USC student wins journalist of the year award
Courtesy of Elena Barilla
Fourth-year broadcast journalism student Elena Barilla knew she wanted to be a journalist when she dissected a cat in 10th grade anatomy and hated every minute of it.
"It was the grossest thing that's ever happened in my entire life," Barilla said. "I was like, 'Nope!' It was a house cat. We had to skin a domesticated cat ... I was like, 'Oh my gosh, no, I’m definitely meant to be a journalism major.'"
This decision led Barilla to win the D. Haney Howell Student Journalist of the Year award at the 2019 Radio Television Digital News Association of the Carolinas for her work as a journalist at USC.
“I like to tell the story that nobody else is telling. I think that it’s really easy to go to the State Fair and do a story about, ‘Look at all these rides, and look at all this food, and look at how much fun everyone is having,’” Barilla said. “But for me, when I go to the State Fair, I’m looking for that one person whose story can be representative of the bigger picture.”
When Barilla began at USC, she joined SGTV and worked her way up to associate producer for the weekend news and, later, executive producer. She said she used that experience to get her "foot in the door" for internships. From there, she interned at WIS, Seacrest studios in Charlotte, CBS with the show Inside Edition in New York City and ABC's show The View.
Barilla said she was a fan of the news growing up the way other people are sports fans. She began to find herself pulled more and more into that realm as time went on.
“I grew up right outside of New York City, on Long Island, and I guess I would always watch Good Morning America with my parents,” Barilla said. “I would always go into the city and we’d go to Time Square and see ABC right in Times Square.”
Rick Peterson currently teaches Barilla in her capstone-level journalism class, referred to as senior semester by journalism students and faculty. He said she finds the stories no one else can.
“What impresses me about her reporting is, so often she comes up with great enterprise story ideas. So, stuff that you wouldn't typically see in the news,” Peterson said. “She's just always out there, contacting people, looking for something unique, something going on that she thinks would be really interesting.”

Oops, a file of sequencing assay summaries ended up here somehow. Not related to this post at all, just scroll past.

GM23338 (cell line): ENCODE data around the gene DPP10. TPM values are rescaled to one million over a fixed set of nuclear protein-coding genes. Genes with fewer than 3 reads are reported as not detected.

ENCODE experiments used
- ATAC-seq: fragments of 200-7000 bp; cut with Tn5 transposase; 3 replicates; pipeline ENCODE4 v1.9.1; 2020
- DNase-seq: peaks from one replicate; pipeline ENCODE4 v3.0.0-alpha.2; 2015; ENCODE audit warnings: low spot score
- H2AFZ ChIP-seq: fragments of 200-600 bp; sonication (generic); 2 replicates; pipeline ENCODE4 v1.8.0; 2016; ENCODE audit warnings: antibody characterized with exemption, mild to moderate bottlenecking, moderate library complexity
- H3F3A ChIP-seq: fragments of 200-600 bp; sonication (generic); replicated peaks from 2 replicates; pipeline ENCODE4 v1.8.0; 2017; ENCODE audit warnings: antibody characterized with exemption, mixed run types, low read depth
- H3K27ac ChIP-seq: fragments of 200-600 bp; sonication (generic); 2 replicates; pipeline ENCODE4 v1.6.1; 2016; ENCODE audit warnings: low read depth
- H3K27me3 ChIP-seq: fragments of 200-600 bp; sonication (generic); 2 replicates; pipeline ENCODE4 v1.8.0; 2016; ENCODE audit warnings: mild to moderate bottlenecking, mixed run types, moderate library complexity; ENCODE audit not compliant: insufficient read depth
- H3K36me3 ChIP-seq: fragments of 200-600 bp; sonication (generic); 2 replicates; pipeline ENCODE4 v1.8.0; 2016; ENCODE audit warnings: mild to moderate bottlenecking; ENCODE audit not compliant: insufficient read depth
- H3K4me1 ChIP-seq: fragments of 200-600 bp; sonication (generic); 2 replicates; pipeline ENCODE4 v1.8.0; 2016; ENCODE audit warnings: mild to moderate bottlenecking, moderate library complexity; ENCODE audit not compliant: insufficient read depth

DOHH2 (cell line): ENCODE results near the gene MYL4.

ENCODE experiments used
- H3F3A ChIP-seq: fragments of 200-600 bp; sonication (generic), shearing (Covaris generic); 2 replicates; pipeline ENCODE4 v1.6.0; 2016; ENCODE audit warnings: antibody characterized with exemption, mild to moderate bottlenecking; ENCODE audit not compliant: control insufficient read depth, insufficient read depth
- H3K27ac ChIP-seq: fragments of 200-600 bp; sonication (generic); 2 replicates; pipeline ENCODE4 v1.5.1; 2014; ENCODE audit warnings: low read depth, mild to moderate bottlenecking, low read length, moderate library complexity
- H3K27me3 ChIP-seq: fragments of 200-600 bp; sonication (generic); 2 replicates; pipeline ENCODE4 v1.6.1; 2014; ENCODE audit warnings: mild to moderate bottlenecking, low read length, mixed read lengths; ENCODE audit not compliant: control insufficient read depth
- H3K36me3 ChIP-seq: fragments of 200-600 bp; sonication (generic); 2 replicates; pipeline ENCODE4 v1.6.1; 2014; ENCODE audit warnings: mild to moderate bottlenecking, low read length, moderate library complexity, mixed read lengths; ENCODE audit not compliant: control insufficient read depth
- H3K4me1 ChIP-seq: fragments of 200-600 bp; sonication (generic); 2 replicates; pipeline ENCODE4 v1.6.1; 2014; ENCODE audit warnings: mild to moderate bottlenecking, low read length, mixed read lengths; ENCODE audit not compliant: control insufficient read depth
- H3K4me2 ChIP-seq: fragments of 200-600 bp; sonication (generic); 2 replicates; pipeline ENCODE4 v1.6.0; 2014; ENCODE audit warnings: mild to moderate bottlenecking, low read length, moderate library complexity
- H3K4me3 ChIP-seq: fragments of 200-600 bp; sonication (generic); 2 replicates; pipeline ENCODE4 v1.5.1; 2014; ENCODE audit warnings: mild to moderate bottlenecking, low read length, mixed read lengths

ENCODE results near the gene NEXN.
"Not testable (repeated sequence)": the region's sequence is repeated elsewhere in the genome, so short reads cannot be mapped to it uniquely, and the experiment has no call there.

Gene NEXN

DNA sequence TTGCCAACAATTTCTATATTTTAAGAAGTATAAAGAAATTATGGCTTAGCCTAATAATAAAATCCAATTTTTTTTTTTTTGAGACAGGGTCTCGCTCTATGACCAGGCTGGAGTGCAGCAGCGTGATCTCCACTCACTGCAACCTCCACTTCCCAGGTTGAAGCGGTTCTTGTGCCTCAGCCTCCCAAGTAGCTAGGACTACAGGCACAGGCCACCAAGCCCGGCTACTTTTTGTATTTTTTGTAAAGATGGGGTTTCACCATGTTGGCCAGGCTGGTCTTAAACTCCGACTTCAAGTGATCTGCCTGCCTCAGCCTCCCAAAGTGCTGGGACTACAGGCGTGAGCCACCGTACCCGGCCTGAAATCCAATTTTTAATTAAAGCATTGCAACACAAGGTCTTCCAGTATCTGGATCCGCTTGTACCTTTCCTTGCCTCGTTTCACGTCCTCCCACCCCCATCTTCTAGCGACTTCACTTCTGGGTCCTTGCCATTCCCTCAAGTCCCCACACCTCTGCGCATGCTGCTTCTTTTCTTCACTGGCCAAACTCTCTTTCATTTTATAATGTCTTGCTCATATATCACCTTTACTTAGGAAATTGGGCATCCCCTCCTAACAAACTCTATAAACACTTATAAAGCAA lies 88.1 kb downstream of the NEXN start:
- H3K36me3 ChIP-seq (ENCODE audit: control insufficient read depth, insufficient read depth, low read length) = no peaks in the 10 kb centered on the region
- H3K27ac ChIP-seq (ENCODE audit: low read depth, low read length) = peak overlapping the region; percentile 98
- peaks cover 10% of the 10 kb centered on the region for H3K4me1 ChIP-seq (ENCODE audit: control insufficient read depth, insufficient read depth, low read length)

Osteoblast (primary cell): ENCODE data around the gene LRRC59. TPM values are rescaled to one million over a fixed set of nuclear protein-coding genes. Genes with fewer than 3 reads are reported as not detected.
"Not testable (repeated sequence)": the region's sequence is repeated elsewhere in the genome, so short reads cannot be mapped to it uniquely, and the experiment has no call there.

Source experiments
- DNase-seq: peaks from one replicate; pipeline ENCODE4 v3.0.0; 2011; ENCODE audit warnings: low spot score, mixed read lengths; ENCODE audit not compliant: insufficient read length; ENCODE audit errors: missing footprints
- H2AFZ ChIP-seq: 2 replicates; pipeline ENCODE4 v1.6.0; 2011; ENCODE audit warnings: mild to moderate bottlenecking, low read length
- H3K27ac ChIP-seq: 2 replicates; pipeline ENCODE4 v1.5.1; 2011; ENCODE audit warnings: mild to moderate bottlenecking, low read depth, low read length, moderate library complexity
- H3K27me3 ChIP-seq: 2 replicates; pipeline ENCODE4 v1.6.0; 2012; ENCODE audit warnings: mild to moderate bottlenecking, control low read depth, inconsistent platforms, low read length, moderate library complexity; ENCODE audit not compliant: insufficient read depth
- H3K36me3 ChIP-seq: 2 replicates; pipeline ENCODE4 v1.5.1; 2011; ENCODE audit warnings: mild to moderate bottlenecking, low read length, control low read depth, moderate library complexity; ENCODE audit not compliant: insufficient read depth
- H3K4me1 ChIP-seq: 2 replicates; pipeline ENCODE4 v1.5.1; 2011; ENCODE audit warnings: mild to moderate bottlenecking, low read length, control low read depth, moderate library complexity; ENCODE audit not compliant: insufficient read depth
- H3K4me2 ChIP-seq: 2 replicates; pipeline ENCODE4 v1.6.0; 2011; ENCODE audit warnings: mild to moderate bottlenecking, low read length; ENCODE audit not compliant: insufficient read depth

Barilla said she applied for 55 internships in New York City and didn't get one, but the only internship she applied to in South Carolina, she got.
“When I was a kid, I just knew that I liked talking to people, and I liked talking a lot. And then, I guess in middle school, high school, I started editing my own videos, and then we had a high school radio station and I was a DJ and honor personality for that," Barilla said. “So kind of just my whole life I never really thought about doing anything else.”
Laura Smith taught Barilla in two classes and praised Barilla’s hard working nature.
“[Barilla]'s been always really committed. She is a bubbly person, she has a lot of energy and enthusiasm for what she does, and it’s infectious, too, and I think that she's really willing to share what she understands about how things work with the people she works with,” Smith said.
The first thing that came to Barilla’s mind when she discovered she was up for journalist of the year was her family, who she credits with fostering her passion for journalism and supporting her.
“The first thing that I always think when I find out that I’m up for some big award, I just want to call my parents. The first thing that I do is call mom and dad,” Barilla said. “Because, truly, nothing that I have now, I would have without them. They’re the reason that I'm in college, they’re the reason that I’m a journalism student.”
According to Barilla, you have to love journalism if you want to stick around.
“If you don’t love journalism, you won’t be in the business for long, and I think that’s why a lot of people decide that they no longer want to be in the business after being in senior semester, or they no longer want to be in the business after their first job, because you truly have to love telling stories, you have to love talking to people," she said.
This passion is what keeps Barilla going, even with some of the challenges that she’s encountered in the profession.
“Long work hours, your first job you could be working overnight, there’s a chance I could be nocturnal in a few months,” Barilla said. “Miss a lot of holidays, which makes me sad. But if, at the end of the day, if you love it, then you’ll have no regrets doing that. So, yeah. If you love it, you do it.”
Editor's note: Barilla used to work for SGTV, a student-run news station in Garnet Media Group.